The primary talking point for Obamacare supporters these days is that the law has facilitated a significant reduction in the nation's uninsurance rate. The percentage of uninusured in the United States dropped down below 12 percent last year, its lowest rate in years and a five point drop since Obamacare's coverage expansion provisions kicked in, according to Gallup. And the law's health insurance exchanges, one of its two key coverage expansion mechanisms, along with its expansion of Medicaid, has played a significant role in making that happen. Enrollment in exchange coverage increased from 6.3 million at the end of 2014 to about 8.8 million, according to figures released by the administration at the end of last week.
But Obamacare's coverage gains have also been more modest than expected, particularly when it comes to the exchanges. And part of the problem seems to be that people who sign up for coverage at the beginning of the year don't always follow through to keep their coverage effective at the end of the year. It's a problem that seems to be larger than the administration knew.
Overall, exchange enrollment is short of where the Congressional Budget Office initially expected it would be by roughly 7 million people. And although the 8.8 million enrolled in the exchanges at the end of 2015 is a notable step up from the 2014 numbers, it's also below expectations: The administration had targeted a figure of about 9.1 million, but came up short. And even if enrollment had come in at the administration's target, it still would have represented a significant drop off from the 11.7 million people who signed up for coverage at the beginning of the year. The point is, there was a 25 percent decline from the number of people who were signed up at the beginning of the year to the number of people fully paid and still enrolled at the end of the year.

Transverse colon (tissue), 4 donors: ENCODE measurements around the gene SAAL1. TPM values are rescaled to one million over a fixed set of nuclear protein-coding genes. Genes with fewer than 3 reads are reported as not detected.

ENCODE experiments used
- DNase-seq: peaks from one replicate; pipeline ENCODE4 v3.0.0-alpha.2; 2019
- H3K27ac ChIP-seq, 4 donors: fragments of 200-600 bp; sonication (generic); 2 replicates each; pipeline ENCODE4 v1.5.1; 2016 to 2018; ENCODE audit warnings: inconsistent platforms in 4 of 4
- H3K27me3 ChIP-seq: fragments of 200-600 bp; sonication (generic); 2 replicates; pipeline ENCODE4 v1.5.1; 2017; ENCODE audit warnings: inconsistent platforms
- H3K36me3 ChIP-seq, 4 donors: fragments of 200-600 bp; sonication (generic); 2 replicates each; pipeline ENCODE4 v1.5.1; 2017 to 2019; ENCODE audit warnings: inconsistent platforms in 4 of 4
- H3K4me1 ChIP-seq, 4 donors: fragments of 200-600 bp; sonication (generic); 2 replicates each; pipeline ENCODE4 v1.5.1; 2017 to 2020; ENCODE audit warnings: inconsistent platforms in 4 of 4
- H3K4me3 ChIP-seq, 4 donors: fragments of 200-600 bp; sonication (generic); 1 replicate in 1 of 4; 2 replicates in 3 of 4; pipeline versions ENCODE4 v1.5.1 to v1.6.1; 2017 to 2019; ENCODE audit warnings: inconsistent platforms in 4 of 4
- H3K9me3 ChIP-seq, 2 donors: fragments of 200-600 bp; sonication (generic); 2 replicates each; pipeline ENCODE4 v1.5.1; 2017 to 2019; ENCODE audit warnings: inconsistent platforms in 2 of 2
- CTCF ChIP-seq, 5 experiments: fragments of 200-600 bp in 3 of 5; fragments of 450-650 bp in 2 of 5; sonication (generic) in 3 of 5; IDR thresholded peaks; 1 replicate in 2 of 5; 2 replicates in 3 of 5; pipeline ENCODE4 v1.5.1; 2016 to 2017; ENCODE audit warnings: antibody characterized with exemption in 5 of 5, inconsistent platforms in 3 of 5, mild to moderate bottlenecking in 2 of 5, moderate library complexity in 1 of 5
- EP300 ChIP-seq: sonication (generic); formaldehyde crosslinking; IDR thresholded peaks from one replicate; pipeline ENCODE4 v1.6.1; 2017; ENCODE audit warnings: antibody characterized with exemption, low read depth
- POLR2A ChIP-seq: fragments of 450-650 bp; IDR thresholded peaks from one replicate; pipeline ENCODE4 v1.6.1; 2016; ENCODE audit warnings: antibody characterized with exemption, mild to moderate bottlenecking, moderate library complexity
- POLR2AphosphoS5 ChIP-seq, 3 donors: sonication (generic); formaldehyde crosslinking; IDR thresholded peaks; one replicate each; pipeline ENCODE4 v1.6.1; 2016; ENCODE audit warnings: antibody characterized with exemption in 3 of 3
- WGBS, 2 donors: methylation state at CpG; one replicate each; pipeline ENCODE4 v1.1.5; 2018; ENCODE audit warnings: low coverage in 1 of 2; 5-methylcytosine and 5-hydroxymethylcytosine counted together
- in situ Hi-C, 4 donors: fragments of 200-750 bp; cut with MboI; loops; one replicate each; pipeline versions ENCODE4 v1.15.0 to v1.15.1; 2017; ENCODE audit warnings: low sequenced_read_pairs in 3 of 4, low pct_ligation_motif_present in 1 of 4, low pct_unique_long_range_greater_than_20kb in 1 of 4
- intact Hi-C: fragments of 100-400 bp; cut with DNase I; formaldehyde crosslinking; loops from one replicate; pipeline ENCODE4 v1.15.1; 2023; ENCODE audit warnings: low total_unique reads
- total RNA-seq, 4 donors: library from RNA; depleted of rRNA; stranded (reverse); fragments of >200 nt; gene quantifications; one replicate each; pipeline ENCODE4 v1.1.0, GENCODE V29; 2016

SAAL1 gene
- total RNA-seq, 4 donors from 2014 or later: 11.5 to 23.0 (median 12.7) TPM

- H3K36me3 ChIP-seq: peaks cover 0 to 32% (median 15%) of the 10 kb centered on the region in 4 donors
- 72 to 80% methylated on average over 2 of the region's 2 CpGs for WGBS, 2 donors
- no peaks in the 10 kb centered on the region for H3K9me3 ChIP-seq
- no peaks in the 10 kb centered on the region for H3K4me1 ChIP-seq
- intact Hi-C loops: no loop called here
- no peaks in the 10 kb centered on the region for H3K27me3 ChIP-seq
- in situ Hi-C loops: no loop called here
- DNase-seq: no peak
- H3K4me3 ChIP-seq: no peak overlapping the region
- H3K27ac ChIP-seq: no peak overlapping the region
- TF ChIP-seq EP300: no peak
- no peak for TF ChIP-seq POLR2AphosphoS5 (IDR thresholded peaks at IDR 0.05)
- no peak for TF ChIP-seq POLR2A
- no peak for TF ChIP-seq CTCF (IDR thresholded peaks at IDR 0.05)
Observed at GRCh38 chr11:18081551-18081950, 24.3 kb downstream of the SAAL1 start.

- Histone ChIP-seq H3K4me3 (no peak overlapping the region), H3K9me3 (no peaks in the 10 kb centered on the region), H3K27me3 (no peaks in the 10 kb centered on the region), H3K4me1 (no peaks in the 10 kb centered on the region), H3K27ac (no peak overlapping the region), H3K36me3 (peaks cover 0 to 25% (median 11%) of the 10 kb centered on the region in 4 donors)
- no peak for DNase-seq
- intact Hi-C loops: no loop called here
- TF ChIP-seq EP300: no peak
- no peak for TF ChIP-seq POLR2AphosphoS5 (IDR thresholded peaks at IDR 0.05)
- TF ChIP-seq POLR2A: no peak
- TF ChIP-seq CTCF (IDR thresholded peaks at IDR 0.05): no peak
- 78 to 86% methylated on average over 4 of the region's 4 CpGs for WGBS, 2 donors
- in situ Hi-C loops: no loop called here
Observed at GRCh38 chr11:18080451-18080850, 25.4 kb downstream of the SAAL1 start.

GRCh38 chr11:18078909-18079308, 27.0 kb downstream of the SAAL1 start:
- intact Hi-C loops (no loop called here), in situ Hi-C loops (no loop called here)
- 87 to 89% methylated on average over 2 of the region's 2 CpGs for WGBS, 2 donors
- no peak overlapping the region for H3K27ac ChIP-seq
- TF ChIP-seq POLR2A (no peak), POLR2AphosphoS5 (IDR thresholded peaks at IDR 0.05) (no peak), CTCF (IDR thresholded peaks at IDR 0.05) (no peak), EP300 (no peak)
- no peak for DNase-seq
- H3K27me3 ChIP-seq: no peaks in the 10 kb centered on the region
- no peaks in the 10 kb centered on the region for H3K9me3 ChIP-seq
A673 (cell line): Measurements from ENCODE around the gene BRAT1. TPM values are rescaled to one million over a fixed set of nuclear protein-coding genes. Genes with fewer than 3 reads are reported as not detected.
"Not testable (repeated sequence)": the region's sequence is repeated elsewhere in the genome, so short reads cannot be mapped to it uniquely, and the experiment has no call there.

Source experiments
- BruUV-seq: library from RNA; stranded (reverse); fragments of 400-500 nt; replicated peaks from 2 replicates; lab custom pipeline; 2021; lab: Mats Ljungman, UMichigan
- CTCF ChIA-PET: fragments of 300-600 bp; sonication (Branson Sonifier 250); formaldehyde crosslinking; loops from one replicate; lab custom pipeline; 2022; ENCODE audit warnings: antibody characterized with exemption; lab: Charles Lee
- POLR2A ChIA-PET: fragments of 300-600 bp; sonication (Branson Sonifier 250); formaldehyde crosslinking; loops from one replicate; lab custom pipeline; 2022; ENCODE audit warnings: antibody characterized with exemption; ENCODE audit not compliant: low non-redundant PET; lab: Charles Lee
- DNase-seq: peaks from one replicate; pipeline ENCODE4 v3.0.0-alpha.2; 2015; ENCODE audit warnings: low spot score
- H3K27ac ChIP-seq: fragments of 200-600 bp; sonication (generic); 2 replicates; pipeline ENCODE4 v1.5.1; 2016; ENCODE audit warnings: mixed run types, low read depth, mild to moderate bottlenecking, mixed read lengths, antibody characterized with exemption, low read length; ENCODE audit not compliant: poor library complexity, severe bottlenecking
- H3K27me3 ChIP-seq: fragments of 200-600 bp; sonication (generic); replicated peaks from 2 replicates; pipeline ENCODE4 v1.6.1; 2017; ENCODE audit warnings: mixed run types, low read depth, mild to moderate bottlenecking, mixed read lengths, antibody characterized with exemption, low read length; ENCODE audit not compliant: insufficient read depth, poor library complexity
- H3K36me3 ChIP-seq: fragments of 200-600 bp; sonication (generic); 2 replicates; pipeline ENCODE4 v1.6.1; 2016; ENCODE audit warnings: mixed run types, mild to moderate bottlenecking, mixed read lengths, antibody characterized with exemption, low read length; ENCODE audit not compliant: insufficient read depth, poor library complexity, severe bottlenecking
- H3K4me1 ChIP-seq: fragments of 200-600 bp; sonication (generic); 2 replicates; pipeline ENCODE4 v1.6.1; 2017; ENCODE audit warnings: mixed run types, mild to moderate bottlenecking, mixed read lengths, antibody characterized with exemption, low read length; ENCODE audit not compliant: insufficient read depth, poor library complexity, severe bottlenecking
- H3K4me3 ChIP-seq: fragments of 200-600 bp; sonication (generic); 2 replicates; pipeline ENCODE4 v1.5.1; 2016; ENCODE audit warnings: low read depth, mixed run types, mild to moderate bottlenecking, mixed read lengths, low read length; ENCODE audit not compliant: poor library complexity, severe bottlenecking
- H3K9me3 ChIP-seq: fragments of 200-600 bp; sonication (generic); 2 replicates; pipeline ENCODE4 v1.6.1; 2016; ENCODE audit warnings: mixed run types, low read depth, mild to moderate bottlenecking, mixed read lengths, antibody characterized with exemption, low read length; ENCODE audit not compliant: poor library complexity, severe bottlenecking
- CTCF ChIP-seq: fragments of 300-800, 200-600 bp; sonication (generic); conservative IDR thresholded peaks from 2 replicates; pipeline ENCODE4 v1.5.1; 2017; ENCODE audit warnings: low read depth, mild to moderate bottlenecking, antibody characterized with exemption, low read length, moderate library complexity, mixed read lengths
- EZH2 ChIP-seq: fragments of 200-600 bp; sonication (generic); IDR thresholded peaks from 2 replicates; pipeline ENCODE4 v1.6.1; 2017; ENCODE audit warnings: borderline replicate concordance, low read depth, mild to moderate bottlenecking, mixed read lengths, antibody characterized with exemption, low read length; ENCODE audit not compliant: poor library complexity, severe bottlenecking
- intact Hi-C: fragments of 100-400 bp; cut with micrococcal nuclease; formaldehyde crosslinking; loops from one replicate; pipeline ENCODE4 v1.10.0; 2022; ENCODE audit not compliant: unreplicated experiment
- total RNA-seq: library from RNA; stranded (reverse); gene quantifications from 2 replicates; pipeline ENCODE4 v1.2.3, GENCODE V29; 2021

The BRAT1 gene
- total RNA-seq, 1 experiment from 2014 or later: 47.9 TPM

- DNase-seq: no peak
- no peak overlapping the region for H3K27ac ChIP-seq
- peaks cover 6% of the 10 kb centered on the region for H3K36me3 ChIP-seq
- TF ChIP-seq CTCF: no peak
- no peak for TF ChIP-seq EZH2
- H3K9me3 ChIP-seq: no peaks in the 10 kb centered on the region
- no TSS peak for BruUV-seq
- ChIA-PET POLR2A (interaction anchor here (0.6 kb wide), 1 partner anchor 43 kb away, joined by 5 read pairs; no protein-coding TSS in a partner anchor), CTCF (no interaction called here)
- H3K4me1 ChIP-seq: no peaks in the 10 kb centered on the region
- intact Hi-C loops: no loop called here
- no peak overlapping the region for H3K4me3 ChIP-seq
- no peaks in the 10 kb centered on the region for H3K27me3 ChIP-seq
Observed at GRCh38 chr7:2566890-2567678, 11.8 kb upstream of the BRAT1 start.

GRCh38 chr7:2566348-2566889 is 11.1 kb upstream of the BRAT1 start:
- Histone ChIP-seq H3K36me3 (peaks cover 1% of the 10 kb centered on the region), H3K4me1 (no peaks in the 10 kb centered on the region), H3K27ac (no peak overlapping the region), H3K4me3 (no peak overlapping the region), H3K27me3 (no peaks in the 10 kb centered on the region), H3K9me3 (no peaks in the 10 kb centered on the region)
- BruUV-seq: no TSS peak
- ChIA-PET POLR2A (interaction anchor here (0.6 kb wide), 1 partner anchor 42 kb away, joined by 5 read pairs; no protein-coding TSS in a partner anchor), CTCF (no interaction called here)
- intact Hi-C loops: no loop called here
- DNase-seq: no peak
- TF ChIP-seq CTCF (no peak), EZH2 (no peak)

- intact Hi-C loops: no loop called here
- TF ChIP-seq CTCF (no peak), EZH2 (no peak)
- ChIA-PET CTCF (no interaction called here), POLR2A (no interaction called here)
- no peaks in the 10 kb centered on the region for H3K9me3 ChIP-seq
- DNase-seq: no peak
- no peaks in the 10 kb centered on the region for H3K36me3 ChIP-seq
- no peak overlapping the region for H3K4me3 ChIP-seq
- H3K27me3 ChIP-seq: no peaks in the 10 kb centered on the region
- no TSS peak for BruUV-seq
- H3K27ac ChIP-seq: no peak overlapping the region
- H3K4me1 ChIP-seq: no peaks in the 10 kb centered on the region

What's happening, basically, is that attrition is turning out to be even larger than expected. And while it's not entirely clear why, there are certainly some good indicators.
As the administration noted in its press release last week, coverage for a half a million people was terminated in 2015 because of what the administration is describing as "data matching issues"—essentially, their citizenship, immigration, or other personal info didn't match up with federal records. They couldn't prove they actually qualified for coverage under the law.
There are also a lot of people who appear to be signing up but never paying for coverage at all. Brian Blasé of the Mercatus Center suggests that this accounts for about half of the decline. Blase also points to a New York Times report from late last year suggesting that many people don't find their coverage all that valuable once they try to use it. In addition, as Jed Graham points out in Investor's Business Daily, the enrollment data released last week suggests that the law is placing burdens on middle and working class Americans, sometimes forcing them to choose between buying coverage that isn't helpful and paying a penalty to remain uninsured.
These disappointments go a long way toward explaining the persistent negative-tilt to public opinion about the law, and why even its most ardent defender in the presidential race, Hillary Clinton, has consistently said the law needs to be fixed and improved upon, particularly when it comes to personal expenditures.
In the sense that it has improved coverage rates, then, Obamacare may be a success, though a more modest one than many had hoped. But to a lot of people, it clearly doesn't feel that way.